As a child I enjoyed books like 'The Little House' ("The little house first stood in the country, but gradually the city moved closer and closer...In 1942, Virginia Lee Burton created The Little House, and since then generations of readers have been enchanted by the story of this happy home and her journey from the pleasures of nature to the bustling city, and back again") and 'Mike Mulligan and his Steam Shovel' by Virginia Lee Burton, Blueberries for Sal, Tootle ("In this classic Little Golden Book from 1945, Tootle is a young locomotive who loves to chase butterflies through the meadow. But he must learn to stay on the tracks no matter what—if he ever hopes to achieve his dream of being a Flyer between New York and Chicago!") and Scuffy the Tugboat and His Adventures Down the River' (“Meant for "bigger things," Scuffy the Tugboat leaves the man with the polka-dot tie and his little boy and sets off to explore the world. But on his daring adventure down the river, Scuffy realizes that home is where he'd rather be, sailing in his bathtub. Generations of parents and children have cherished this classic Little Golden Book, originally published in 1946.") from the Little Golden Books series, Paddle to the Sea, Winnie the Pooh, Peter Pan, The Tales of Peter Rabbit, Treasure Island, Alice in Wonderland, and many others! It was a wealth of authors and titles that my mother introduced me to and that remained in heart and mind throughout my life and gave me joy to introduce to my own children as they were growing up.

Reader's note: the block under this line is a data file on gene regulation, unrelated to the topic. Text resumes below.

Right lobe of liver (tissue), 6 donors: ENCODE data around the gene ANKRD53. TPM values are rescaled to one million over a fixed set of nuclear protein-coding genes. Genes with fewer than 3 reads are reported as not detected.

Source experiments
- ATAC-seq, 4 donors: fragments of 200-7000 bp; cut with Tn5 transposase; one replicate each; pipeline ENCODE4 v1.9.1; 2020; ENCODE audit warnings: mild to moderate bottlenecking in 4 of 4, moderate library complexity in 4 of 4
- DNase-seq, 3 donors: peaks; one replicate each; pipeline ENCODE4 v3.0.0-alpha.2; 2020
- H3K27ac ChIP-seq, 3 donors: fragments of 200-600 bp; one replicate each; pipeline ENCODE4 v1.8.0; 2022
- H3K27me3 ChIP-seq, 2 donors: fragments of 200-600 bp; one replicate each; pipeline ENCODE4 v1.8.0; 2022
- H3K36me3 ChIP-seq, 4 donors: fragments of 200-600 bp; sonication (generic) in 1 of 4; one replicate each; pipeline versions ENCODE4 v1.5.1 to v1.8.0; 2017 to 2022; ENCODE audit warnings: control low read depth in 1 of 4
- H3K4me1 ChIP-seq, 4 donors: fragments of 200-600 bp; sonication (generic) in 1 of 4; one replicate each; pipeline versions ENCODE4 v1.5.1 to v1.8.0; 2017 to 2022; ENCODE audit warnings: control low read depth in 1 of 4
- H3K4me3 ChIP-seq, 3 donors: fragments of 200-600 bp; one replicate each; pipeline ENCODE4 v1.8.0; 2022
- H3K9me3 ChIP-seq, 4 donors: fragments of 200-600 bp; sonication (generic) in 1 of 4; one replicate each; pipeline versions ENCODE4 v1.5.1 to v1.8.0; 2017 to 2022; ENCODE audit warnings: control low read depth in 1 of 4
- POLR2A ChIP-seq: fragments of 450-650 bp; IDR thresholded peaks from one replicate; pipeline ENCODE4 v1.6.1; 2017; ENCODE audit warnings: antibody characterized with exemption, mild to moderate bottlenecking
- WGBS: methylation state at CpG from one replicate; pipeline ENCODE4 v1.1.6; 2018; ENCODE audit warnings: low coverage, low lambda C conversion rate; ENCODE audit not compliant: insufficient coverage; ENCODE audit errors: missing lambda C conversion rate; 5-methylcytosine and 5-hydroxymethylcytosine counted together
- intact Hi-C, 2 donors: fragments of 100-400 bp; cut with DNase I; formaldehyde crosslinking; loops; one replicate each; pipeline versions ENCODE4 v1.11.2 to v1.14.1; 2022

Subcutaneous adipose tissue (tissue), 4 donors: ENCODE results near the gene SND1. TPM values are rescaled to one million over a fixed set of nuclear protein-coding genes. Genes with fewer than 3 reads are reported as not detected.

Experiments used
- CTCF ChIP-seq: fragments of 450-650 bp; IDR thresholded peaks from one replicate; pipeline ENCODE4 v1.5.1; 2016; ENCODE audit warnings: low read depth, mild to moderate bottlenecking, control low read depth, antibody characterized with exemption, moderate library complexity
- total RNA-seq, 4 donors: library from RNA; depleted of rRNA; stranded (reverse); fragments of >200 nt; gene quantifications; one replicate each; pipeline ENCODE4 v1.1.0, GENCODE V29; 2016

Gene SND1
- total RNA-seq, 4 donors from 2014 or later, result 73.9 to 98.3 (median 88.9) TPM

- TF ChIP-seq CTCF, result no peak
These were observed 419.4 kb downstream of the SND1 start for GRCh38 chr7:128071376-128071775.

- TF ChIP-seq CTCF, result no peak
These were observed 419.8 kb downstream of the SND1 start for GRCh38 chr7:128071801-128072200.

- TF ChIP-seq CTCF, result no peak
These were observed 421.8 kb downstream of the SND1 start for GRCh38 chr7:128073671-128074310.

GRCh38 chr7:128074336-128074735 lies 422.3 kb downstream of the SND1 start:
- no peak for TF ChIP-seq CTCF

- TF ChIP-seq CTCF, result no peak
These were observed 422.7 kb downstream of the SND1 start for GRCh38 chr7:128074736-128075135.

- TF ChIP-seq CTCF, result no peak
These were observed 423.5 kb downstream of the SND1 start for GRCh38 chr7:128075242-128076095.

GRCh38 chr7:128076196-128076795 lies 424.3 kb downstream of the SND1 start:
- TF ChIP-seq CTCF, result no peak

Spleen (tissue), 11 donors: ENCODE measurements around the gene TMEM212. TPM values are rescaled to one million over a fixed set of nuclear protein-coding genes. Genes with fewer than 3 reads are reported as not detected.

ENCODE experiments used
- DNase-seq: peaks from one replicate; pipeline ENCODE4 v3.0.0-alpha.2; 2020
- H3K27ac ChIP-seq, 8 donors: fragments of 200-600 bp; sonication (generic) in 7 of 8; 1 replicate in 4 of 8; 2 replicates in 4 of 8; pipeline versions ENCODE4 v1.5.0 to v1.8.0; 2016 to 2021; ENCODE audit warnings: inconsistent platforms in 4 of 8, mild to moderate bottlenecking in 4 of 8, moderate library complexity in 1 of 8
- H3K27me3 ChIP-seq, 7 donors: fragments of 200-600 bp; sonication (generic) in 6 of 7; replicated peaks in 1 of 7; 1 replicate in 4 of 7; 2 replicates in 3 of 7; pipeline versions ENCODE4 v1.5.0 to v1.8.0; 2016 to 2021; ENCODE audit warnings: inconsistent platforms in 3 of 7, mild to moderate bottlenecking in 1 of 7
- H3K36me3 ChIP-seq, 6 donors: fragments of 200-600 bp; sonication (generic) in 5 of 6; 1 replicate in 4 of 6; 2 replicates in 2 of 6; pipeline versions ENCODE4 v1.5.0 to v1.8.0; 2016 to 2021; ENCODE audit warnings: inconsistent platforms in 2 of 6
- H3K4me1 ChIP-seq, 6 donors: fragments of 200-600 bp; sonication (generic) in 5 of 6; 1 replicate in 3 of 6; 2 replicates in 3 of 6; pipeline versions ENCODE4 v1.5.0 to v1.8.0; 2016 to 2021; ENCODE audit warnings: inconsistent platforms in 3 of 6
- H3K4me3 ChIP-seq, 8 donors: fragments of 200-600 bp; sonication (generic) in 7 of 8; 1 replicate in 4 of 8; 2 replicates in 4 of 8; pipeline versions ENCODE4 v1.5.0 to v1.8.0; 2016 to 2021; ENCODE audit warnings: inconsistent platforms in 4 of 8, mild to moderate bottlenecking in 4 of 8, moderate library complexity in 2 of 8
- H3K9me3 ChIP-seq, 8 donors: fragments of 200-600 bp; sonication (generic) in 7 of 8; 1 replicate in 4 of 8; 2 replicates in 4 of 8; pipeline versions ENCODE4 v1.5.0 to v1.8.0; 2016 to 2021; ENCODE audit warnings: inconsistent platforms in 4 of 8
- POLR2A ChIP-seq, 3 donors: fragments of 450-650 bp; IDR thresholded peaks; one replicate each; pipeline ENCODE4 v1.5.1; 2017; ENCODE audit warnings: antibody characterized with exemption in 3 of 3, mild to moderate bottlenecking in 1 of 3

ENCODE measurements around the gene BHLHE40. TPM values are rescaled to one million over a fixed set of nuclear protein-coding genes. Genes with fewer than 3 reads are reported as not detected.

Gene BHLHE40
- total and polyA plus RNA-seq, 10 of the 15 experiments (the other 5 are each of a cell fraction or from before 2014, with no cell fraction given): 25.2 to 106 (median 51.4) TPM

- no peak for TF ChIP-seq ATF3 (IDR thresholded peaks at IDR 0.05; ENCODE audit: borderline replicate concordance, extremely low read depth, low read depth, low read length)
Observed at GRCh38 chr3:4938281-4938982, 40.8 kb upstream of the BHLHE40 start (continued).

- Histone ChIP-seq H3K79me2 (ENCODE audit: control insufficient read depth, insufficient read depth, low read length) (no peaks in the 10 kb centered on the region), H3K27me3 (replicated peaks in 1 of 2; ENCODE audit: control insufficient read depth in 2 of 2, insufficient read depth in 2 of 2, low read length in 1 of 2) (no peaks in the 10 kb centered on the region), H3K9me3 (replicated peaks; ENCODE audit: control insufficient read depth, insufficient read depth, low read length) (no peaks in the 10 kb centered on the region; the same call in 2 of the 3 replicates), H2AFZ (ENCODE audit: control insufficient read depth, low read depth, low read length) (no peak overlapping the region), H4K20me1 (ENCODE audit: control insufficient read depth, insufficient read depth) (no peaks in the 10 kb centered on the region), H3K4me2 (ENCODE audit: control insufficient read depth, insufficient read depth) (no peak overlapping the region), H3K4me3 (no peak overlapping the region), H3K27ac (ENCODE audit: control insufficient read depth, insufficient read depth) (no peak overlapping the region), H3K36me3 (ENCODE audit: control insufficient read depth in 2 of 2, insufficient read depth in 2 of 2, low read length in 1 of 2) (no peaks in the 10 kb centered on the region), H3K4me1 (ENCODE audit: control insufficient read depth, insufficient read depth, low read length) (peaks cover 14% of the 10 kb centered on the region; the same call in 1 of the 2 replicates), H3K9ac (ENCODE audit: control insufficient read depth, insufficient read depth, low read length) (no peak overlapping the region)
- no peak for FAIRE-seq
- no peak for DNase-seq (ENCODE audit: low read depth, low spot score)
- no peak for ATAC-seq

My favorite childhood book that I read when I was ten was Dandelion Wine by Ray Bradbury. I have reread it more than any other book and easily a dozen times.
More About Tom:
Tom Clausen (Ithaca, NY) is a life-long Ithacan living in the same house he grew up in with his wife Berta. He became interested in haiku and related short forms of poetry in the late 1980's after reading an article about naturalist Ruth Yarrow, profiling her haiku. There was instant recognition that haiku was a form that might help with his tendency with wordiness, repetition, and overstatement. He has been reading and trying to write haiku, senryu, tanka and haibun since then. Tom is the curator of a daily haiku feature, online, at Mann Library, Cornell University where he worked for over 35 years before retiring in 2013.